Letter to EU Ministers: Implement the Copyright Directive to fit modern day consumption of audiovisual works

The SAA sent a message to the Ministers responsible for Copyright, asking them to ensure that the implementation of the EU Directive provides for remuneration to audiovisual authors for the on-demand exploitation of their works.

The letter reminds Ministers that the cultural and creative sectors have been suffering significantly because of the COVID-19 pandemic and the restart of these sectors will be long and complex.

While cinemas were closed, the subscriptions to video-on-demand services sky-rocketed, accelerating the revenues’ growth of these platforms. However, this did not result in revenues for most audiovisual authors, an essential income that could have partially compensated for their loss of activities. Indeed, audiovisual authors do not receive royalties for the exploitation of their works by on-demand services in all countries. Such payments are only organised whether by law or voluntary agreements in six EU countries (Belgium, France, Estonia, Italy, Spain, Sweden) and Switzerland.

The importance of on-demand consumption of audiovisual works in our modern lives demonstrates that the remuneration structure of audiovisual authors is long outdated and must urgently be adapted.

As the Member States are in the process of implementing the EU Directive on Copyright in the Digital Single Market, the SAA urges the Ministers to redress this situation and introduce an unwaivable right to remuneration for audiovisual authors for the on-demand exploitation of their works.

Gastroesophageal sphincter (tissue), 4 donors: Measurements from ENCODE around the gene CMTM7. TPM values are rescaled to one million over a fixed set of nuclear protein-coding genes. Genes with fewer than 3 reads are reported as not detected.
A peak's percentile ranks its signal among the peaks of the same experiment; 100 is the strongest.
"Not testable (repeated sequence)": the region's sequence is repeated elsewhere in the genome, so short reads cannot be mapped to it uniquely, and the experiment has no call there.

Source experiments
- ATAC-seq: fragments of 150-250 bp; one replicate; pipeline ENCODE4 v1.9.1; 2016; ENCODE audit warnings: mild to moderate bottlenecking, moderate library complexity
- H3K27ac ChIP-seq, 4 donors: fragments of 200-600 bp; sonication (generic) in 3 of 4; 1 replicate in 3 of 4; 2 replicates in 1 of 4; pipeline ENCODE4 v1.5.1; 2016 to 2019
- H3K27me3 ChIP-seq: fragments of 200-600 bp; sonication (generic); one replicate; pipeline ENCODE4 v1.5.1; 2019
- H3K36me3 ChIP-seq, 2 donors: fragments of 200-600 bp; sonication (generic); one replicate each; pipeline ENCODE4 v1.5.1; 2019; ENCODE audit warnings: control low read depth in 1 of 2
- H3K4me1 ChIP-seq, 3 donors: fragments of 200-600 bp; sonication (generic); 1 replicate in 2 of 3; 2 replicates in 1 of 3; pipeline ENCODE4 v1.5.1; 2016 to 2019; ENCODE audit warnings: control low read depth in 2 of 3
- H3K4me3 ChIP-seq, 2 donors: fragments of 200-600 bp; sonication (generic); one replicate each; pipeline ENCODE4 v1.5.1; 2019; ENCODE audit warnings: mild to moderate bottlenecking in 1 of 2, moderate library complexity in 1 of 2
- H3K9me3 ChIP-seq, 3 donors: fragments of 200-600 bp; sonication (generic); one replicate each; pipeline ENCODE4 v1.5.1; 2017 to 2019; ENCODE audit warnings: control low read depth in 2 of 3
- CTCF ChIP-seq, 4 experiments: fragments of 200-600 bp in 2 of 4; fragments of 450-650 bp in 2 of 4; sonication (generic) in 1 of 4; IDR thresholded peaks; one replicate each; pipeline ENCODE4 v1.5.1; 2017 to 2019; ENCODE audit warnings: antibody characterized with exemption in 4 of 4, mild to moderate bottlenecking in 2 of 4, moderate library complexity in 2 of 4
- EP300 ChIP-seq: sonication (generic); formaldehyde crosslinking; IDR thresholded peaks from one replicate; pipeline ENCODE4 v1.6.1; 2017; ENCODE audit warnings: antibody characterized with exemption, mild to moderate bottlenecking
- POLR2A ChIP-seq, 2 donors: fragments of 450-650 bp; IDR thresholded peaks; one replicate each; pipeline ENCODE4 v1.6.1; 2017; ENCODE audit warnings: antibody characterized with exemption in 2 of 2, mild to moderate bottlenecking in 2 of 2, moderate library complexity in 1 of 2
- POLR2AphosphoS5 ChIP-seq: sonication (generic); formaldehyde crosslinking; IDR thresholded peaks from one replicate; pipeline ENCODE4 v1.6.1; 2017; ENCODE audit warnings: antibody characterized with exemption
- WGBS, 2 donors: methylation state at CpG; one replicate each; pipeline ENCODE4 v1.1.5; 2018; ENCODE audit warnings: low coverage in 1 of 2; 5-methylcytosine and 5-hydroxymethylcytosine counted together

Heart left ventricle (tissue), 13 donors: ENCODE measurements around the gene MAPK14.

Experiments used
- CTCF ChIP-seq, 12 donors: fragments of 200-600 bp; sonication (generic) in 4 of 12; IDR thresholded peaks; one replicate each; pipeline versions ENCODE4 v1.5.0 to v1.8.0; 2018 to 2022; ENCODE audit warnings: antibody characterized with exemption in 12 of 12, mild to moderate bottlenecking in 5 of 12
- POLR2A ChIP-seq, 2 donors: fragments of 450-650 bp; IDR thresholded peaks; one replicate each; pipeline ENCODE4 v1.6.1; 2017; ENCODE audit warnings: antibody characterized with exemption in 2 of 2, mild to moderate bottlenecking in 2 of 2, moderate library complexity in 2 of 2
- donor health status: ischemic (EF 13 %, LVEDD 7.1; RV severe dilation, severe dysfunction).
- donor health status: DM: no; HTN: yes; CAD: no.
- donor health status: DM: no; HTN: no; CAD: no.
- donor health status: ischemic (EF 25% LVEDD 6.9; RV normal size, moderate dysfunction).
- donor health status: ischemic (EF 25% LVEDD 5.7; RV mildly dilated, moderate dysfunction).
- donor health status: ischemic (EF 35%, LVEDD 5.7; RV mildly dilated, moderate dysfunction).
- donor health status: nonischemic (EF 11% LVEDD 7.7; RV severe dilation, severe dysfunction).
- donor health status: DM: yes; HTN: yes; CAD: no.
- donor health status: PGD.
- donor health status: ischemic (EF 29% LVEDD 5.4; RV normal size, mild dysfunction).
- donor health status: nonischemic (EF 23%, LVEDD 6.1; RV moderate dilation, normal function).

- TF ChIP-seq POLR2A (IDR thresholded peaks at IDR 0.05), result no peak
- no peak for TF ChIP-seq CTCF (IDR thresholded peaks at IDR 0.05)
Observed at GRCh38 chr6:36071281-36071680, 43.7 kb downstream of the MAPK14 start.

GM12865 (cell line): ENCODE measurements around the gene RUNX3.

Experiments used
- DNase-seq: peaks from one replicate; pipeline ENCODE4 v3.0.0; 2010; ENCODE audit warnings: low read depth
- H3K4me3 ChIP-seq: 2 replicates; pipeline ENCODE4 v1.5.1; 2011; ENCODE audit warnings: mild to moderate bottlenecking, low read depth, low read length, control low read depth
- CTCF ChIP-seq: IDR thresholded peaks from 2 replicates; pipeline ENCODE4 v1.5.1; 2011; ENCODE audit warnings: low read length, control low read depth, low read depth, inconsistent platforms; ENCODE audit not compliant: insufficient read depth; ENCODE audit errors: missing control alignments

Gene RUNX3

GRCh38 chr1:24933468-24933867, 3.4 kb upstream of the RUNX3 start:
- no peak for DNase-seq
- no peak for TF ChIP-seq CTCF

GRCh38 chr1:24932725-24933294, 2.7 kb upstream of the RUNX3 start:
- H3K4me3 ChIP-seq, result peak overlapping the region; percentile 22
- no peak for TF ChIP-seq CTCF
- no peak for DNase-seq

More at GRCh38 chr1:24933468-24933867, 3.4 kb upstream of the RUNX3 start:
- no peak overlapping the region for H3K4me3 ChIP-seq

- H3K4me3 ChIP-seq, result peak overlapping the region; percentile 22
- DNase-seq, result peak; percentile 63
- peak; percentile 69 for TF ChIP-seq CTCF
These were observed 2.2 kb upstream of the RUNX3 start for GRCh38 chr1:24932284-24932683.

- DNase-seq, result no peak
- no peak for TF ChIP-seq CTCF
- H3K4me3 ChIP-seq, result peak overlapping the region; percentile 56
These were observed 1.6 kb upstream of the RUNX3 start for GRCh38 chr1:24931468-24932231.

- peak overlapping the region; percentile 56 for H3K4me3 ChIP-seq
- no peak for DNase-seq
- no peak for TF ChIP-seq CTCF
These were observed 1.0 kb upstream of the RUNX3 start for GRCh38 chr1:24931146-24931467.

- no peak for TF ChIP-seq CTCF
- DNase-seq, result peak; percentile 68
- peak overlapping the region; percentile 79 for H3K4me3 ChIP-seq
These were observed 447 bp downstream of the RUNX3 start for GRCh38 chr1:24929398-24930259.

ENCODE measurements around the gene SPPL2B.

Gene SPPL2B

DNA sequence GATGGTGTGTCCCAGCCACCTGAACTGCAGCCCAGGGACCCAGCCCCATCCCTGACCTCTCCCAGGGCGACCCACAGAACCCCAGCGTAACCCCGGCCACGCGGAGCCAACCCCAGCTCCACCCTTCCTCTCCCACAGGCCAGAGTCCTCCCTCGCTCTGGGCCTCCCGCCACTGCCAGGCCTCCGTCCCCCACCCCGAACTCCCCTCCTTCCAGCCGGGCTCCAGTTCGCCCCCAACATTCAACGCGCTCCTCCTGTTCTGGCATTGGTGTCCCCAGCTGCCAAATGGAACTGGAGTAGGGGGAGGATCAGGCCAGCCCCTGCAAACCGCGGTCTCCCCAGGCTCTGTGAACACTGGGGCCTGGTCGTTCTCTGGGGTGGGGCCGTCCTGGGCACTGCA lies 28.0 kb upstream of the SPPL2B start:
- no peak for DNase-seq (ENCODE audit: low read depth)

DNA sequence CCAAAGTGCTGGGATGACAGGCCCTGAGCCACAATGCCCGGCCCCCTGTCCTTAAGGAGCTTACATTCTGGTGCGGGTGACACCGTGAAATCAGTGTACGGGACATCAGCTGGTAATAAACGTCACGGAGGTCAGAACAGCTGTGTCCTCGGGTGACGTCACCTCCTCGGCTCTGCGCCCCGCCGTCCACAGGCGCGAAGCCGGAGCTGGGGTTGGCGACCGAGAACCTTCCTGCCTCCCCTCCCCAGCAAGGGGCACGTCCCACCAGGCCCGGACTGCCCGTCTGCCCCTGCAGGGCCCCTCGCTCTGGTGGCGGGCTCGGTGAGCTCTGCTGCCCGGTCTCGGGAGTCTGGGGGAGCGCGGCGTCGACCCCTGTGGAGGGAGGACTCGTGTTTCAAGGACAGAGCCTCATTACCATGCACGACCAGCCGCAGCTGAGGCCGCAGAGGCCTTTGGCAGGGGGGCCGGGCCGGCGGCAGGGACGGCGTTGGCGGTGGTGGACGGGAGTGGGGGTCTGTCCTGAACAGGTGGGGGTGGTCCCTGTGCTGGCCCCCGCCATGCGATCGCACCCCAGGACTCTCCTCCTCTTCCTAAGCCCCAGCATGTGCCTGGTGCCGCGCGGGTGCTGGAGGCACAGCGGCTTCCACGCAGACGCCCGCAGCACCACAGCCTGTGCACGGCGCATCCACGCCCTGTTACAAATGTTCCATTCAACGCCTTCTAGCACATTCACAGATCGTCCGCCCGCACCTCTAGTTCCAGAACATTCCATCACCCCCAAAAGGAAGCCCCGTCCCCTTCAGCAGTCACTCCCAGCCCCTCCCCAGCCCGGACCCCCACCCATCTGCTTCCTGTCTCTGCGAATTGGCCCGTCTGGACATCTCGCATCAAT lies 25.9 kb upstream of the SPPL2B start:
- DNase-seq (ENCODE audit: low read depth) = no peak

An unwaivable right to remuneration collected from VOD platforms and distributed to authors by their CMOs is the appropriate solution to ensuring that audiovisual authors receive royalties for the on-demand exploitation of their works. This is in line with the spirit of Article 18 of the Directive that states that “Member States shall ensure that where authors and performers licence or transfer their exclusive rights for the exploitation of their works or other subject matter, they are entitled to receive appropriate and proportionate remuneration”.

In an international and competitive market dominated by global players, CMOs are the only ones in the position to negotiate appropriate and proportionate royalties for audiovisual authors. To avoid such a remuneration to be considered included in the fee paid by the producer for making the film (buy-out contracts), audiovisual authors need the law to provide them with an unwaivable right to remuneration to be negotiated by their CMOs with the video-on-demand platforms.

It is important to note that such a solution would adapt the remuneration structure of audiovisual authors to the market and actual uses of their works, without adding any cost on the financing and production of works nor to the state or public institutions’ budgets supporting the production and distribution of European works. The cost of the remuneration of the audiovisual authors for the exploitation of their works on-demand would be borne by on-demand services and based on the revenues generated by their business.

The SAA hopes that in this moment of learning the lessons of the impact of such a devastating pandemic on the cultural and creative sectors, the Member States will pay special attention to the authors and try to make them stronger out of the crisis. For audiovisual authors, such an unwaivable remuneration for on-demand exploitation collectively managed is essential as demonstrated in countries where it exists.